Additionally, Jung's original description of the Introverted Sensing type in Psychological Types is much more unusual and esoteric, actually displaying some similarities to MBTI's Ni:

Above all, his development estranges him from the reality of the object, handing him over to his subjective perceptions, which orientate his consciousness in accordance with an archaic reality, although his deficiency in comparative judgment keeps him wholly unaware of this fact. Actually he moves in a mythological world, where men animals, railways, houses, rivers, and mountains appear partly as benevolent deities and partly as malevolent demons. That thus they, appear to him never enters his mind, although their effect upon his judgments and acts can bear no other interpretation. He judges and acts as though he had such powers to deal with; but this begins to strike him only when he discovers that his sensations are totally different from reality. If his tendency is to reason objectively, he will sense this difference as morbid; but if, on the other hand, he remains faithful to his irrationality, and is prepared to grant his sensation reality value, the objective world will appear a mere make-belief and a comedy. Only in extreme cases, however, is this dilemma reached. As a rule, the individual acquiesces in his isolation and in the banality of the reality, which, however, he unconsciously treats archaically.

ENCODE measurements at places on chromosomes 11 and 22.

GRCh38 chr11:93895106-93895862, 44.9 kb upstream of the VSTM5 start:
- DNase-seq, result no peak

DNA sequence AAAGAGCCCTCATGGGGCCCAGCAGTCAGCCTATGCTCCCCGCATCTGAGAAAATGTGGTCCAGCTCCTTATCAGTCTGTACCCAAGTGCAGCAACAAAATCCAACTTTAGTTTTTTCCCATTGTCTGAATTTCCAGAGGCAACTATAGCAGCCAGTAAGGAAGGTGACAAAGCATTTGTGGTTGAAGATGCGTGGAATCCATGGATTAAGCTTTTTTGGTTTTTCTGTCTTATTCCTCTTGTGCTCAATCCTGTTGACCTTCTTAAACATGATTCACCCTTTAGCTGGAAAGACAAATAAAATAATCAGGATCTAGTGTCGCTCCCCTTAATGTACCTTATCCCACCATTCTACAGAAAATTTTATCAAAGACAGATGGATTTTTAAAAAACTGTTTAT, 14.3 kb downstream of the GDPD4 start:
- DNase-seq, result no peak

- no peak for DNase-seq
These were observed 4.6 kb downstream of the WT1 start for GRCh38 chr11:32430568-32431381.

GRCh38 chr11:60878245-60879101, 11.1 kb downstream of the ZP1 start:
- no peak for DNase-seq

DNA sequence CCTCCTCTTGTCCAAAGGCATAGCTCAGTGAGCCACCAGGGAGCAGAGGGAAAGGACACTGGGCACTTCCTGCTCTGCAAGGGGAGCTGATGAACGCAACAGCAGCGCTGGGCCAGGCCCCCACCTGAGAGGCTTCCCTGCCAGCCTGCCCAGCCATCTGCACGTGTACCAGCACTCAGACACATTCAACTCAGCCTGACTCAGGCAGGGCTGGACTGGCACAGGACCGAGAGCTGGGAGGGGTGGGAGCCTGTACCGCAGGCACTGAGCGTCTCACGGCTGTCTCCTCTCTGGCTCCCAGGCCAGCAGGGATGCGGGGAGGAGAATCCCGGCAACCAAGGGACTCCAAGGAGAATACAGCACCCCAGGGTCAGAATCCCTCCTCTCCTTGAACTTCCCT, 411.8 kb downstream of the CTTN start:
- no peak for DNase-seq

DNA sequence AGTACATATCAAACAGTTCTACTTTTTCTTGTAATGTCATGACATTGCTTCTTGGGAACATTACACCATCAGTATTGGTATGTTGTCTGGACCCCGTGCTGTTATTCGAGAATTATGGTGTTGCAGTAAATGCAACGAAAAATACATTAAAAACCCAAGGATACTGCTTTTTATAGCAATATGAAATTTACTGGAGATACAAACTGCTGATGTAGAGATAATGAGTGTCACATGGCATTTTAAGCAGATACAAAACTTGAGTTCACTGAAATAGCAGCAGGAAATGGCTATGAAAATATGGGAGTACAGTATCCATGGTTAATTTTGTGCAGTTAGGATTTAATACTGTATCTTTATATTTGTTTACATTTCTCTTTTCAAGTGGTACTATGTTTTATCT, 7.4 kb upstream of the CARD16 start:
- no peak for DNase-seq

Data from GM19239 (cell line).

Here we have three very different versions of Si: Jung, Socionics and MBTI. Jung associates Si with internal consciousness, Socionics associates it with the present, and MBTI associates it with the past. Both Jung and Socionics emphasize the irrational (perceiving) nature of the Si type, as opposed to MBTI, which associates it with a rational (judging, specifically SJ) nature. These different definitions of the Si function have a rippling effect on the rest of the system, so you may want to consider the implications these differences might have on your theory. Once again though, excellent write-up. I look forward to reading more from you.

3. I've tried to avoid the common misconception that Si=“memory”, but still, because it is internal, the data it draws on is largely from memory. And yes, stuff like awareness of internal body sensations, though immediate, are considered Si. But even with them, the whole point is that they too are stored in memory, so that when a sensation occurs, those aware are unconsciously comparing with previous instances, to realize somathing is not right, or whatever.

Plus, it's not just Si that deals in memory, but also the Ne working with it.